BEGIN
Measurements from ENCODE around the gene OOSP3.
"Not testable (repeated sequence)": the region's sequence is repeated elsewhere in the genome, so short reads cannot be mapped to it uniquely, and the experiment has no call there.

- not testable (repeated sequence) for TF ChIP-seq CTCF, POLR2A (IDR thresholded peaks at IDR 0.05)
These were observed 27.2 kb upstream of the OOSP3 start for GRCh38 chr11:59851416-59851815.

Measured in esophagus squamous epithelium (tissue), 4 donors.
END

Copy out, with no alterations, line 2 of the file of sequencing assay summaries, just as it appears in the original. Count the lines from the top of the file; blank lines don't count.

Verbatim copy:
"Not testable (repeated sequence)": the region's sequence is repeated elsewhere in the genome, so short reads cannot be mapped to it uniquely, and the experiment has no call there.